China's National Health Commission has released some details about the 17 people who were killed by the Wuhan coronavirus.

Among the dead are 13 men and four women. The time period from symptoms showing to death is between 10 days and three weeks in most cases, according to the government's information.

There was no mention of pre-existing conditions for seven of those who were killed. Six of the seven were men, ages 53, 61, 66, 69, 81 and 82. The only woman who died who was not listed as having a pre-existing condition was 70 years old.

Here's some of what we learned about some of the other victims:

  • Seven suffered from high blood pressure and five suffered from diabetes, among other conditions.
  • One had cancer and one had Parkinson's.
  • The oldest were two 89-year-old men with pre-existing conditions. One, surnamed Chen, sought hospital treatment on January 13 after he experienced difficulty breathing -- but no fever. He was pronounced dead on January 19. The other, surnamed Wang, visited Tong Ji Hospital in Wuhan on January 5 for urinary incontinence and was admitted that day. On January 8, he was transferred to emergency care after he fell unconscious. Doctors then discovered an infection in his lungs. He died 10 days later.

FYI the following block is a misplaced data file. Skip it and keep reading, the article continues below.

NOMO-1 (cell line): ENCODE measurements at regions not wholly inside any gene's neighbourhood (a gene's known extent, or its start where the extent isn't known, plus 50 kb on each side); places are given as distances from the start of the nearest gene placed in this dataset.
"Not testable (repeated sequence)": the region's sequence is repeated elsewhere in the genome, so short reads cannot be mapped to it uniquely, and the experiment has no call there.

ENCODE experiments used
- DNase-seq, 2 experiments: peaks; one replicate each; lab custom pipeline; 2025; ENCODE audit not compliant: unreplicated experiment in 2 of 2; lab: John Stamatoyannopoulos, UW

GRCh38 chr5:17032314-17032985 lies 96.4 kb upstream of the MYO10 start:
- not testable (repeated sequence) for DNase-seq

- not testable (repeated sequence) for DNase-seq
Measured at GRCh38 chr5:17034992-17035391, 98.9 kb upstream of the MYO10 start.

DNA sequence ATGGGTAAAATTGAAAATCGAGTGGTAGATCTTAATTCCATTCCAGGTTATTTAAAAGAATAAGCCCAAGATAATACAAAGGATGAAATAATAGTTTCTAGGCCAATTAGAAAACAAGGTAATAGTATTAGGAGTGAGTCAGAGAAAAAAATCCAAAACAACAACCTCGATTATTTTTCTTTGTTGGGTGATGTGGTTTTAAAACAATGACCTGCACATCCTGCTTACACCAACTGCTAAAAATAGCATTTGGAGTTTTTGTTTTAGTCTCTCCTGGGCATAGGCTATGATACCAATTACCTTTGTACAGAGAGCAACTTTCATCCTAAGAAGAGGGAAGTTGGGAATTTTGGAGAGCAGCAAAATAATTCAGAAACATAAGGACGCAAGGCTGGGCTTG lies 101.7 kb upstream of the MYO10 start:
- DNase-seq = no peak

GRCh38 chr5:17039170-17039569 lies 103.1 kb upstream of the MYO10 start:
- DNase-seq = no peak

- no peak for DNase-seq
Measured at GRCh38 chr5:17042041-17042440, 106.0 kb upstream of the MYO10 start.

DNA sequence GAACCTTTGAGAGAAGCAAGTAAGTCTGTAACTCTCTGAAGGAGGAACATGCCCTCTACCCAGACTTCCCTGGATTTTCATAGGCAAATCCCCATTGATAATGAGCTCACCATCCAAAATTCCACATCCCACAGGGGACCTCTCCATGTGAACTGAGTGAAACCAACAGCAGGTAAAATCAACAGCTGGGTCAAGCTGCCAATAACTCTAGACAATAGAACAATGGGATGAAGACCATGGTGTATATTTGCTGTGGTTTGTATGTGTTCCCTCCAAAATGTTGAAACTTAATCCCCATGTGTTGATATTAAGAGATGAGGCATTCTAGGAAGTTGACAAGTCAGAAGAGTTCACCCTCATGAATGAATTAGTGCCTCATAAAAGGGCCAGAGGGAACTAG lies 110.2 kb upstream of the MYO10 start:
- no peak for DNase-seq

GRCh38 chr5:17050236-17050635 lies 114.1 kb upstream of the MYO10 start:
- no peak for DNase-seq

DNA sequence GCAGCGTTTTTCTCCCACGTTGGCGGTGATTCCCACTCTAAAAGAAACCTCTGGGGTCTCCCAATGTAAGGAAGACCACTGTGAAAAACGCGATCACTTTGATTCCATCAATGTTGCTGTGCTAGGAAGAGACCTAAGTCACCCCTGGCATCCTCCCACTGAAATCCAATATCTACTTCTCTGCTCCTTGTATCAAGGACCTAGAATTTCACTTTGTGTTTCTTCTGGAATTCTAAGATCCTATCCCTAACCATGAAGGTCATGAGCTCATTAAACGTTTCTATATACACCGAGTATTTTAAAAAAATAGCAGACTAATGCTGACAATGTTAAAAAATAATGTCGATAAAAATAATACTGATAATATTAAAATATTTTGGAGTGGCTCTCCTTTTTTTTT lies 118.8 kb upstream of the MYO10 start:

• The youngest was a 48-year-old woman surnamed Yin who was suffering from fever, exhaustion and a cough. She was treated by a clinic on December 10 for two weeks but did not improve. On December 27, she was admitted to Tong Ji Hospital but then transferred to Jin Yin Tan Hospital, also in Wuhan, on December 31. She died on January 20. Yin was suffering from diabetes and a cerebral infarction before contracting the virus.

1:55 a.m. ET, January 23, 2020

Nearly 600 people have been infected by the Wuhan coronavirus in mainland China

At least 598 people have been infected with the Wuhan coronavirus in 25 regions administered by the Chinese Communist Party, according to figures released by national and provincial health authorities by Beijing.

The following areas in China have reported confirmed cases of the Wuhan coronavirus as of mid-day Thursday.

  • Hubei, where Wuhan is located: 444 
  • Beijing: 14